The code EVENT (EVEn parity Neutral particle Transport) is the culmination of over 10 years of research at Imperial College, London in applying the finite element method to radiation transport problems.

EVENT solves the self-adjoint second order form of the transport equation using a variational finite-element formulation. EVENT is capable of solving multi-group steady-state and time-dependent problems in both forward and adjoint modes with anistropic scattering. Spherical harmonic basis functions are used to expand the angular variable in the transport equation allowing for both full PN or SPN solutions. A Hybrid ray-tracing algorithm has also been implemented in EVENT to allow the modelling of near transparent media. A parallel version of EVENT has also been developed over the past few years. A fast and economical moment-by-moment (MBM) algorithm has been developed and implemented in EVENT based on a preconditioned symmetric conjugate gradient (PCG) iterative procedure for the solution of large systems of linear equations. An extension of the MBM solution algorithm to parallel processing has been achieved via domain decomposition techniques.

EVENT is written in standard Fortran 77 and consists of approximately 50,000 lines of code. System dependent routines have been kept to a minimum which ensures easy portability to main computing systems. The PVM and MPI libraries are used for parallel processing. At present only a fully developed Unix based implementation exists. EVENT has run serially and in parallel on a variety of platforms including: Unicos, Digital Unix, Solaris, Irix and VMS.

A general purpose mesh generator and data preparation code called GEM has been developed to enable the automatic generation of the finite-element mesh and input data for EVENT. A graphical processing tool called PLOTTER has also been developed to aid in the visualisation of the finite element mesh and the plotting of results from EVENT.

Current research on EVENT centres on the development of multilevel or hierarchical preconditioners, refinement of the hybrid ray-tracing algorithm and the development of automatic locally adaptive meshing and angular schemes. The long-term of goal of the development work on EVENT is to make it fully self-adaptive in both space and angle with the numerical discretisations tailoring themselves to the physics of the problem. This would have the dual advantage of making the best use of the available computational resources whilst freeing the non-specialist user from the burden of having to decide the best spatial and angular discretisation for a given problem.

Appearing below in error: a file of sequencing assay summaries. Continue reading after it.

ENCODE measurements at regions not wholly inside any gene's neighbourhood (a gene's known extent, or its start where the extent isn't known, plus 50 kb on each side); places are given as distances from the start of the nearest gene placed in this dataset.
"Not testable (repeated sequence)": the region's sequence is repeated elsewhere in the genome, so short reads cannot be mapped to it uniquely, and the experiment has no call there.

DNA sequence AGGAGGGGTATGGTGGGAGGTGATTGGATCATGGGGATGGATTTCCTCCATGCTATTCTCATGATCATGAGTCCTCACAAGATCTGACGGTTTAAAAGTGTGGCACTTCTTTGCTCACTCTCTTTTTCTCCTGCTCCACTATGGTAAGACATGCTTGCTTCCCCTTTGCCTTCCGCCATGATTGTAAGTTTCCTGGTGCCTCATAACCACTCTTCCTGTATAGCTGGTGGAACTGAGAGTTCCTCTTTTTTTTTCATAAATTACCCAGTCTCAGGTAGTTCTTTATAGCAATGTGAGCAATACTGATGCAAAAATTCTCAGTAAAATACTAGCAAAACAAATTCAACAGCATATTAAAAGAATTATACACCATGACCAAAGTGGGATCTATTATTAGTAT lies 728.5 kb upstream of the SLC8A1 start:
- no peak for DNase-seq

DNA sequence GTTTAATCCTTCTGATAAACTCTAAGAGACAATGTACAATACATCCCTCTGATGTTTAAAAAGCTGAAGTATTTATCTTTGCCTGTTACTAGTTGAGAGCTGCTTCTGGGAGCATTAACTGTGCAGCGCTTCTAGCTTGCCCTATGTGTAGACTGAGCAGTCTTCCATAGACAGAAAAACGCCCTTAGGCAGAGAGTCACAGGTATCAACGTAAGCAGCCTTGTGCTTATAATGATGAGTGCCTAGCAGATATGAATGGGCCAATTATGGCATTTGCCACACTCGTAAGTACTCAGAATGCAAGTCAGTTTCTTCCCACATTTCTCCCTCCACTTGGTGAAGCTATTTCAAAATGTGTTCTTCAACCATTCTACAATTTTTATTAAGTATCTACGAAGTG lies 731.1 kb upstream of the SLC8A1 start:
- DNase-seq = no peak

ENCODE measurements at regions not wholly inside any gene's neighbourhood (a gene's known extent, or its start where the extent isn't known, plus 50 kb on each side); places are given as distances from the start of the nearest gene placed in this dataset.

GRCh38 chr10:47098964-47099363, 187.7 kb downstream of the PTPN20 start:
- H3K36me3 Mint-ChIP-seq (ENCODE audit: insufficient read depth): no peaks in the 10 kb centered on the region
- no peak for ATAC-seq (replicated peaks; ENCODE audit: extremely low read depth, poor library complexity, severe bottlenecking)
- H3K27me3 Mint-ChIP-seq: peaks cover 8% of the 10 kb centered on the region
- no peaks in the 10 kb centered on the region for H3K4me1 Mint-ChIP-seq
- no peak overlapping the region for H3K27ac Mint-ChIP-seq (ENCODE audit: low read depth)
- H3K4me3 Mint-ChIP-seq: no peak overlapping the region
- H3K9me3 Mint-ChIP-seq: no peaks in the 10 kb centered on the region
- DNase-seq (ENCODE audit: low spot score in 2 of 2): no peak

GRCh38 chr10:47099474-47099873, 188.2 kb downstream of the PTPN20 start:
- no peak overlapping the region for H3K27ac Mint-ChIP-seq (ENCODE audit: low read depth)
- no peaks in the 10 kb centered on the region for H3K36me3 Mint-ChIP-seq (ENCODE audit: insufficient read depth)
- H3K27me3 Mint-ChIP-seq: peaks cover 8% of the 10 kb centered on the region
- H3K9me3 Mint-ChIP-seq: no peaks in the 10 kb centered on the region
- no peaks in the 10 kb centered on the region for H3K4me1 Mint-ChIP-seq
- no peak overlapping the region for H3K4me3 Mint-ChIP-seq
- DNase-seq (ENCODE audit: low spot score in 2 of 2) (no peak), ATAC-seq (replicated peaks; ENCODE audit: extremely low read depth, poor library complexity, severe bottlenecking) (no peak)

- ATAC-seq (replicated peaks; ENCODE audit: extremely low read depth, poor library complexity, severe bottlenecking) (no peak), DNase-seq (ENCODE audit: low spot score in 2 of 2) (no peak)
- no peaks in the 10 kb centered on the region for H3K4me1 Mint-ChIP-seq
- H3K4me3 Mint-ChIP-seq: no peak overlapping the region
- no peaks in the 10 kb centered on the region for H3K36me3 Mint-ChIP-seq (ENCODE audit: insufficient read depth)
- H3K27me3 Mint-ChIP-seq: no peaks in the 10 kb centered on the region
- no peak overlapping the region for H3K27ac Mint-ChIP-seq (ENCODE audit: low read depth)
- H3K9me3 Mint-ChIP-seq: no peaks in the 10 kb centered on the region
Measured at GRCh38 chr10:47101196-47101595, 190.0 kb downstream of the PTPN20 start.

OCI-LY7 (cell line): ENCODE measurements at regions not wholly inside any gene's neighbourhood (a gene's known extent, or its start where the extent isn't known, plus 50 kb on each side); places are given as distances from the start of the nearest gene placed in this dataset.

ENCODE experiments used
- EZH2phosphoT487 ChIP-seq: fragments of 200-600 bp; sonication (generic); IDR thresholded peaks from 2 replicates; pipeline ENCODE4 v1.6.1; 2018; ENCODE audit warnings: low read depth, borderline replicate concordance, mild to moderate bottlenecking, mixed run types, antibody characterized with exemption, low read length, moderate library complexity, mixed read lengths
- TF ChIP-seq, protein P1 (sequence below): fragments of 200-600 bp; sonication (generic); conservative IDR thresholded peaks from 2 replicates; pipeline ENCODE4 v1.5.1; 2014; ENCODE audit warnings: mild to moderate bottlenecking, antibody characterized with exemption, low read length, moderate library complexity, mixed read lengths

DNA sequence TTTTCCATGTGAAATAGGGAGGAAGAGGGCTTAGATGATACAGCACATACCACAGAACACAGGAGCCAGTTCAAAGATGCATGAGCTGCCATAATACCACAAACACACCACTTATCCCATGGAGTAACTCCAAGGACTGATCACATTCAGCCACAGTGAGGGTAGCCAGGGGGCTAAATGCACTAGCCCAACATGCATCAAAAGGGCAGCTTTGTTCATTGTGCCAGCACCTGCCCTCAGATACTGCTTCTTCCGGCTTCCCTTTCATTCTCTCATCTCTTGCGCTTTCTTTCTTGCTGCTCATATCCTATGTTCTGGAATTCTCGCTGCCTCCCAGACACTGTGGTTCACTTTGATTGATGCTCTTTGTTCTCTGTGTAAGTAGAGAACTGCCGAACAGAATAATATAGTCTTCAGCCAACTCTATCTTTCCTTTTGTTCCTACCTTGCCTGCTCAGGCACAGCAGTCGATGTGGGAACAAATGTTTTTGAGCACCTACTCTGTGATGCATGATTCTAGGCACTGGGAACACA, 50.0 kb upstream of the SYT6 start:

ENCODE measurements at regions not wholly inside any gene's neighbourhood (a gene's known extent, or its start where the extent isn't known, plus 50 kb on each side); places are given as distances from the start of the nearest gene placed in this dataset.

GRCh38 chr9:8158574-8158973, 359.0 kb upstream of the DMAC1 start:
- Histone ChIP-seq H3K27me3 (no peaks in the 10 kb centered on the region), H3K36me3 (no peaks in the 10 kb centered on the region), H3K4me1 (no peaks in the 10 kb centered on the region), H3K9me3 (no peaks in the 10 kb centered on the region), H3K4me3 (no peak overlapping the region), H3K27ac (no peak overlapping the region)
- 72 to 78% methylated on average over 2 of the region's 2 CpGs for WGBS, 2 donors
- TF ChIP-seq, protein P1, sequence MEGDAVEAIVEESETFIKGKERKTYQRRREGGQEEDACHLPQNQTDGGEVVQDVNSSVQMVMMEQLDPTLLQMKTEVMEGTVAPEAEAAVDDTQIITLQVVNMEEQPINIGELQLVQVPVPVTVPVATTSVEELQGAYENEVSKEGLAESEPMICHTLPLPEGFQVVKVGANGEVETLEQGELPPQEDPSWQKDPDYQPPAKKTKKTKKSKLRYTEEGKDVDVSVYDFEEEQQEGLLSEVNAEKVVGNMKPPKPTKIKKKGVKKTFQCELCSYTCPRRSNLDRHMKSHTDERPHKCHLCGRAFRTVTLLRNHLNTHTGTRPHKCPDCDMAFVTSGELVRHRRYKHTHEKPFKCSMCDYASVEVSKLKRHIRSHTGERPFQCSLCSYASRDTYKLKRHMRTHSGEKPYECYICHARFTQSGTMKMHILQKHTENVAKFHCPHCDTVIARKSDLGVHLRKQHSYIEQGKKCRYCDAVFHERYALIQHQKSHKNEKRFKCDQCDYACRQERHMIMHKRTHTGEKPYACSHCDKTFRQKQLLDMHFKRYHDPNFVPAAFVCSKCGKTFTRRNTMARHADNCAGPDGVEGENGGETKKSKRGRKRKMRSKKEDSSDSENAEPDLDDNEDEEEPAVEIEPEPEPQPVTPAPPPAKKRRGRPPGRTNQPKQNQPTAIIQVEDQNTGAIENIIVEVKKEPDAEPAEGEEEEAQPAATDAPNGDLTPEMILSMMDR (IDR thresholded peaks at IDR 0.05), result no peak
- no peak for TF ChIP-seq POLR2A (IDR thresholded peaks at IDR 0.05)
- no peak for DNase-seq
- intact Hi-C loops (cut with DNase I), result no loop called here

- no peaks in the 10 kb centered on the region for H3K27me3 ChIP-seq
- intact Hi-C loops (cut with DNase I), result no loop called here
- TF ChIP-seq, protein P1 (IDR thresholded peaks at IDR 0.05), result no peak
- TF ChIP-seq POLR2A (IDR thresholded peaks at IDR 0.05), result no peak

Current applications of EVENT include

  • The criticality assement of fissile solutions in which EVENT has been linked with our own in-house multi-phase CFD finite element code FLUIDITY to study non-linear reactivity feedbacks due to fluid heating, change of geometry and bubble formation.
  • Calculating the fuel rating of MAGNOX and AGR fuel assemblies.
  • General radiation shielding problems.
  • Providing fast forward transport solutions for the reconstruction of the optical properties of a biological medium with scattering (near infrared optical tomography). Modelling radiation exchange within and between cloud structures. Nuclear down-well logging.

Brief Summary of EVENT capablilites:

  • Arbitrary Geometries:
    • 1D slab/spherical/cylindrical
    • 2D x-y/r-z (using unstructed finite-element meshes)
    • 3D x-y-z (using unstructed finite-element meshes)
  • Isoparametric Elements (up to quintic):
    • 2d: Triangles, Quadrilaterals,
    • 3d: Tetrahedra, Wedges, Hexahedra.
  • Odd/Even PN and SPN solutions
  • Hybrid finite-element ray-tracing for void regions
  • Time dependence:
    • Source Driven
    • Self-adpative Time Step Size
    • Forward and/or Ajoint Solutions
    • Multigroup Anisotropic Scattering
    • Delayed Neutrons
    • Choice of Solution Methods:
      • Gaussian (Direct)
      • Moment-by-Moment PCG
      • Moment-by-moment Gaussian
      • Parallel Domain Decomposition